How do you survive your first year of grief?
Well, there are no black and white solutions here, but I managed to do it so I guess that qualifies me to talk about this awful subject. Watching our son suffer the effects of cancer and treatment, seeing him seize and struggle to breath, and witnessing him take his final breath is by far the most painful thing I have ever experienced. The days, weeks and months following his death have been a strange combination of feelings including shock, heartbreak, anger, disbelief, overwhelming sorrow, guilt, and despair. There have even been some feelings of not wanting to go on with life at all. With January behind us, I look back and wonder how did I survive?
It feels like God threw me a line and he’s pulling me in.
January 2017 marked the beginning of the worst year of my life. We have already passed some major milestones including what would have been Taylor’s 24th birthday, Thanksgiving, Christmas and the one year anniversary of his death. There have been some very dark moments. Moments where I did not want to live. Moments where I thought I’d rather die than live here with my beautiful, supportive family. That family and my faith have been my saving grace.
I did a lot of writing. I got up every morning, early…couldn’t sleep well those first few months…and I would read my devotional. I’ll note that I suggest a grief focused devotional because the one I used before Taylor died, I just couldn’t relate to anymore. And then I would write. Prayers, questions, and anger flowed out onto the pages of my leather bound journal which was a beautiful Christmas gift from my husband. One I had planned to fill with hopes and dreams.
Understand there is no right or wrong way to grieve.
I’ll never be “over it” and I’ll never “move on”. But what they told me, “you can move forward” has been true for me. This started with a desperate dependence on God, which has not been easy at all. Some days I am so angry I can feel myself rebelling against God. I chose not to worship, I don’t read the bible and I just avoid him altogether. I question his goodness and his very existence. I think it’s okay to question God! Be completely honest about your feelings with God. This will create a more intimate relationship that is sincere and deeper than ever. However, those days when I am running away from God have been the hardest to get through.
Surround yourself with other believers.
The men and women in my life who have strong faith have been an anchor for me. I know I can call them day or night and rely on them to speak truth and love into me. You need those who can help you answer the hard questions, point you to the truth and have compassion for you.
Find a support group.
When you experience the death of a loved one you can feel isolated. We suddenly felt different from our friends and it seemed like the world was just moving on without us while we stood trapped in time. My husband and I tried several different things including counseling. We agree that the most helpful resource for us early on was GreifShare, a national support group that met at a nearby local church. It was enlightening for us to hear from others who had gone through similar hardships. I pray for those people we met in that group still to this day and I know they pray for us too.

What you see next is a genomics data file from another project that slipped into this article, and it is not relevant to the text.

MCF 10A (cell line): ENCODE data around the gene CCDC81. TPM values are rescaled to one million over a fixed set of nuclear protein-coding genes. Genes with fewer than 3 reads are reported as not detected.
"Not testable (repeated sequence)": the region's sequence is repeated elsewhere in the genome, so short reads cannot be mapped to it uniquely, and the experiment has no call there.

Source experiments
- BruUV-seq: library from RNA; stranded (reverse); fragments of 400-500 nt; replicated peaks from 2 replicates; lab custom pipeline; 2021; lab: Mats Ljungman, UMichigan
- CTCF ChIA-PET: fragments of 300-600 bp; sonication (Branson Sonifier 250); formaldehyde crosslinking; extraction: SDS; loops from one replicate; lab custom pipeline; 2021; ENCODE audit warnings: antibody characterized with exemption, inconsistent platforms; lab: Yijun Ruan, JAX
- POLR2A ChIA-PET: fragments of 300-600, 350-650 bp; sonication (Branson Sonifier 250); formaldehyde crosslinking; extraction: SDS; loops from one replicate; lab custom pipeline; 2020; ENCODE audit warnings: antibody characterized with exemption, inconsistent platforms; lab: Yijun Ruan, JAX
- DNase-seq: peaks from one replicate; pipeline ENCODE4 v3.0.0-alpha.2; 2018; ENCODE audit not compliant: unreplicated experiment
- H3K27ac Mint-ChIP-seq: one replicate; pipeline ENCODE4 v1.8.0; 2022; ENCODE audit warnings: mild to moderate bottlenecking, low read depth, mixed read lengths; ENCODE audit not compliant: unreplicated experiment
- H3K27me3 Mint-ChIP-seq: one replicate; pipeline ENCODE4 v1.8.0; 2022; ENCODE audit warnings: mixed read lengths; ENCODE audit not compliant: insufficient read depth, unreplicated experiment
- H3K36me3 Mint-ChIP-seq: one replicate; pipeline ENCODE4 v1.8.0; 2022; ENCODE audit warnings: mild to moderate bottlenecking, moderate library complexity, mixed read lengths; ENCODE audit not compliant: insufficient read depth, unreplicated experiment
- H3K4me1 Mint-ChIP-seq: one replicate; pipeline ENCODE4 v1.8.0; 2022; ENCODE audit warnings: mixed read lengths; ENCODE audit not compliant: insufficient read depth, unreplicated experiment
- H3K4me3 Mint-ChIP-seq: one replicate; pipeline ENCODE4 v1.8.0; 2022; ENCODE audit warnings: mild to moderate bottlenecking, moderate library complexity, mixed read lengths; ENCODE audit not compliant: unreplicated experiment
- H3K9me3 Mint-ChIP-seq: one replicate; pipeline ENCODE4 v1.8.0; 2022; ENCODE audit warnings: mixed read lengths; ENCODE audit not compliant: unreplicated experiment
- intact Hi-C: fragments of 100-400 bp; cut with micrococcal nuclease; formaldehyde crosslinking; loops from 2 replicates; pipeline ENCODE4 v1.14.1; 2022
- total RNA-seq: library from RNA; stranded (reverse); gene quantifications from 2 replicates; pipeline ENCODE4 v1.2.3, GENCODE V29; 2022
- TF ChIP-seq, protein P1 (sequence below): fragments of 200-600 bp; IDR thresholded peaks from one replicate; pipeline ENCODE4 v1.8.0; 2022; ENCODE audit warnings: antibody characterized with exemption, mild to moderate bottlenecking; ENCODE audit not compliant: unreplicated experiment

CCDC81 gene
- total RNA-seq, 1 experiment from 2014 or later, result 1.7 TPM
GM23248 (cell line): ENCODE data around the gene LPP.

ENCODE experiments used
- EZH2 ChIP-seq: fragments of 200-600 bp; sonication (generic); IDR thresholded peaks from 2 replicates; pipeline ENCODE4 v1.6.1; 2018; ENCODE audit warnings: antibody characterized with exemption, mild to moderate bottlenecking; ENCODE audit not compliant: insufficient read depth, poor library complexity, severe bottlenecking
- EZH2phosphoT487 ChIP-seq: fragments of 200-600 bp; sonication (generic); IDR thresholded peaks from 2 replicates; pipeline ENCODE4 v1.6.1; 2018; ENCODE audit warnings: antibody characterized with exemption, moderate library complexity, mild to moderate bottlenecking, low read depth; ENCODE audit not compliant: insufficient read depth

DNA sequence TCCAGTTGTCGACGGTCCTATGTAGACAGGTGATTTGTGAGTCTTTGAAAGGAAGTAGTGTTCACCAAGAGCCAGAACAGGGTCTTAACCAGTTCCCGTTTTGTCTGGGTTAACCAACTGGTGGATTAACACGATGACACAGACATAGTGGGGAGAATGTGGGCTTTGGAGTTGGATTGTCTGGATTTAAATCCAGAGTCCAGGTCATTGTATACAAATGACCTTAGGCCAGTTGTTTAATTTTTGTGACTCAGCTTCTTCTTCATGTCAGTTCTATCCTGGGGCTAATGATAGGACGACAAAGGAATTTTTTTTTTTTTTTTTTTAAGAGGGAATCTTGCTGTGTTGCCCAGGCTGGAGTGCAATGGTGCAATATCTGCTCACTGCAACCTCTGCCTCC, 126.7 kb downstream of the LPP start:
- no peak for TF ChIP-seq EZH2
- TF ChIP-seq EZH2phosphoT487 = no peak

Make time to grieve.
Maybe this seems obvious and if you’re like me absolutely unavoidable, but if you throw yourself into something to stay busy to avoid the pain, at some point it will surface. If you try to hide or suppress this, it will come out in unhealthy ways. For me, if I don’t make time to grieve, I wind up exploding in anger or sobbing uncontrollably at inconvenient times.
At first it was impossible to control. The floodgates were always open. With two little kids at home, I began to notice I was unable to control myself when I needed to. Eventually, I realized the value of setting aside time to grieve. Doing something intentional each day has been a big help.
Do what you love.
This sounds so cliche. Have you ever heard this and thought, what is it I love doing anyway? Life without Taylor has led to a deeper discovery of what it is I enjoy. It was tough at first. I went months without painting, exercising, writing, cooking or doing anything I enjoyed before he died. But in the last few months, I began to do some of these things and figure out what I love to do. It became the best therapy for me to refinish furniture and to write. As a result, I see hope and a future where I enjoy life again.
Find your niche.
We have joined support groups, done some face to face counseling, joined Facebook groups, picked up the phone and spoken with others who have lost children. Some of these have been more helpful than others. My favorite outlets have been this blog and the community. I am currently participating in an Instagram photo challenge. Having something intentional to do each morning to grieve may sound like checking a box but it helps me move forward with my day.
We are fortunate to have such a supportive family and network of people around us. The people who randomly check in to ask how we are doing are great because it is an open invitation to speak about our son and no words of judgment or solutions are spoken…just love and compassion for our ongoing grief survival process.
What are your experiences of the first year after the loss of a loved one? Please email me with any comments, I’d love to hear from you.